Chevron Swung to Second-Quarter Loss as Oil Demand Slumped
By Dave Sebastian
Chevron Corp. posted steep losses in the second quarter as lower
oil and gas prices sapped production gains and the decimation in
global travel amid the Covid-19 pandemic crimped fuel demand.
The oil giant, based in San Ramon, Calif., on Friday posted a
second-quarter loss of $8.27 billion, or $4.44 a share, compared
with a profit of $4.31 billion, or $2.27 a share, in the comparable
quarter last year.
Adjusted losses were $1.59 a share. Analysts polled by FactSet
were expecting adjusted losses of 93 cents a share.
The company said it booked impairments and other charges of $1.8
billion for the quarter to account for downward revisions in its
commodity-price outlook, severance charges of $780 million and a
gain of $310 million on the sale of Azerbaijan assets. Chevron also
impaired its $2.6 billion in investment in Venezuela due to the
operating environment's uncertainty, it said. Chevron's peers, such
as BP PLC, Hess Corp. and Occidental Petroleum Corp., have taken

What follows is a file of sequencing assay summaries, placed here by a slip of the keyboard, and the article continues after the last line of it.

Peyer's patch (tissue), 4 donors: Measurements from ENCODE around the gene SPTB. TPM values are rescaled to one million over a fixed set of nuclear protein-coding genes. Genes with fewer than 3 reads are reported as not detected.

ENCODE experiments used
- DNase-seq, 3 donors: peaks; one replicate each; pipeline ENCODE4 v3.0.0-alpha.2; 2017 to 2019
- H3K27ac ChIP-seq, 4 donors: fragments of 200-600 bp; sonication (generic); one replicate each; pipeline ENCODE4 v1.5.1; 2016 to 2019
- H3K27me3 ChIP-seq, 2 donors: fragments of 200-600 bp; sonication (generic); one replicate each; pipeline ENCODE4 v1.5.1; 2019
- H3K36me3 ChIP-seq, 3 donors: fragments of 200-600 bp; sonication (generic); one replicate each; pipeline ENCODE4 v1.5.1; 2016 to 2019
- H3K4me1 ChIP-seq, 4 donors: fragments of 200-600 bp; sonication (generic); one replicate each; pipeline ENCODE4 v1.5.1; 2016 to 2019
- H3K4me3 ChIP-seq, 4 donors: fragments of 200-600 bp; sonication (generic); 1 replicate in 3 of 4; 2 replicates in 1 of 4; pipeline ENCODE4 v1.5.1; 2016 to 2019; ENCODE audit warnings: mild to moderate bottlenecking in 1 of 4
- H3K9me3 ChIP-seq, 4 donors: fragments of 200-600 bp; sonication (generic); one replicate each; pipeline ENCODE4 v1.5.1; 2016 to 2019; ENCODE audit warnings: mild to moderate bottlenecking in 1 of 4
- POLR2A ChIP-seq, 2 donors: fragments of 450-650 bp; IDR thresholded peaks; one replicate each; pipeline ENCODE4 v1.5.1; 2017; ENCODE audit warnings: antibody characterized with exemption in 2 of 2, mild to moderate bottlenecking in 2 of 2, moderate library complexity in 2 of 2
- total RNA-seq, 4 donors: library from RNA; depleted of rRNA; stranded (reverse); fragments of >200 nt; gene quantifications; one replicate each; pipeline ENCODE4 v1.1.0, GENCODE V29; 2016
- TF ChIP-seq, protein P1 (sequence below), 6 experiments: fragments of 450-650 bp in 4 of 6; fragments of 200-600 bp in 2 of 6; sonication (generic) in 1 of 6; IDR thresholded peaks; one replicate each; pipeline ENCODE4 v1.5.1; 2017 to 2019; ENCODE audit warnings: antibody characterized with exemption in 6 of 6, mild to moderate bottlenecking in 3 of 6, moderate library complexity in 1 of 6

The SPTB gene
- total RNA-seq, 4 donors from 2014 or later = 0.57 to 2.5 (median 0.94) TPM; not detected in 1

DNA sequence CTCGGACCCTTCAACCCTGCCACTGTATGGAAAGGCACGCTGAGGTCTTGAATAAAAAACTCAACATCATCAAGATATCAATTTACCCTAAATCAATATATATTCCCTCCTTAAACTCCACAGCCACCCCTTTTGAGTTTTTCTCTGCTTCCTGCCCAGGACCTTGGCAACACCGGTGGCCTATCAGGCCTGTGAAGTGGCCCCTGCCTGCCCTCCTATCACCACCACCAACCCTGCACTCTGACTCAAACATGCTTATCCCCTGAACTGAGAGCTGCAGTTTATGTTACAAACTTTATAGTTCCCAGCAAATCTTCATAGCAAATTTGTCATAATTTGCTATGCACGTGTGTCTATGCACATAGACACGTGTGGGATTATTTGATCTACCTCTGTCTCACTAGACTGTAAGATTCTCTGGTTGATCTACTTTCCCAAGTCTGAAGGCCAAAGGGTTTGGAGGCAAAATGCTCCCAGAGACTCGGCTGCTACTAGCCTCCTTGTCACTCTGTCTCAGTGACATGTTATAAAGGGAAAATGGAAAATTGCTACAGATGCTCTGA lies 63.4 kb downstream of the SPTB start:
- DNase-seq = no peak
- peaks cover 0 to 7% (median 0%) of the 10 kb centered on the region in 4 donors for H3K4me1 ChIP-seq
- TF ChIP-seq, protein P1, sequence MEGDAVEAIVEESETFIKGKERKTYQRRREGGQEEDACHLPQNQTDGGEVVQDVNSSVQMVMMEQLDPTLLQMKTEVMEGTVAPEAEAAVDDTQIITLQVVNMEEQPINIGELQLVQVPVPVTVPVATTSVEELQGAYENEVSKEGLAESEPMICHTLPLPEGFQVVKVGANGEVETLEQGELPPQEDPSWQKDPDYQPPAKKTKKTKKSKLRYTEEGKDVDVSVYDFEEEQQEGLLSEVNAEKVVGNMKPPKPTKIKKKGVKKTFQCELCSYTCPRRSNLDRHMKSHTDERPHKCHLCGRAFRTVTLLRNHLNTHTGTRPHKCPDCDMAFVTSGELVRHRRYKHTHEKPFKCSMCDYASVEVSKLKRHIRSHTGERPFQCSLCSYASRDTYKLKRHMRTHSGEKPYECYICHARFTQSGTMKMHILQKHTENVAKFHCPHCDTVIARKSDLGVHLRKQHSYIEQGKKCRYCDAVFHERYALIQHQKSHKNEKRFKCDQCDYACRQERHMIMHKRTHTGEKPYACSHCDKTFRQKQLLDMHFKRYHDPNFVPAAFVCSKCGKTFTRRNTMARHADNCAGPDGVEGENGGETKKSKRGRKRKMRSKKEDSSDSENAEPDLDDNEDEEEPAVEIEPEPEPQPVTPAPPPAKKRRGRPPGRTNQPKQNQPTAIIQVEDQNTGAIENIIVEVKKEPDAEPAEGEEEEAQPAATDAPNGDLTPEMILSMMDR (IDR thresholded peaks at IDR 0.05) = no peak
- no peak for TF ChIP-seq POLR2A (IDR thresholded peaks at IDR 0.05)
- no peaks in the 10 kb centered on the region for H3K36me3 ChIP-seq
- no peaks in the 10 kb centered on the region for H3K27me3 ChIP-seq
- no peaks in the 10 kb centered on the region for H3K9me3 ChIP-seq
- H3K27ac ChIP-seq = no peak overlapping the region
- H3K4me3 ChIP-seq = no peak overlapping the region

multibillion-dollar impairments amid the pandemic-induced economic
Revenue fell 65.3% to $13.49 billion from the year-ago period.
Analysts were looking for $21.87 billion.
"The past few months have presented unique challenges," said
Michael Wirth, Chevron's chairman and chief executive. "The
economic impact of the response to Covid-19 significantly reduced
demand for our products and lowered commodity prices."
Production was 2.99 million barrels of oil-equivalent a day,
down from 3.08 million a day a year earlier, the company said.
Although demand and commodity prices have shown signs of
recovery, Chevron said they aren't back to pre-Covid levels. The
company warned its results could continue to be depressed through
the third quarter.
The company earlier in July agreed to buy Noble Energy Inc. for
about $5 billion, injecting the first signs of life in
energy-sector deal-making in what would be the largest oil-path
tie-up since the pandemic delivered a shock to the industry. Buying
the company would expand Chevron's presence in the DJ Basin of
Colorado and Permian Basin, which spans West Texas and New Mexico.
Chevron also said the acquisition would yield it potential annual
cost savings of $300 million.
Write to Dave Sebastian at email@example.com
(END) Dow Jones Newswires
July 31, 2020 07:45 ET (11:45 GMT)
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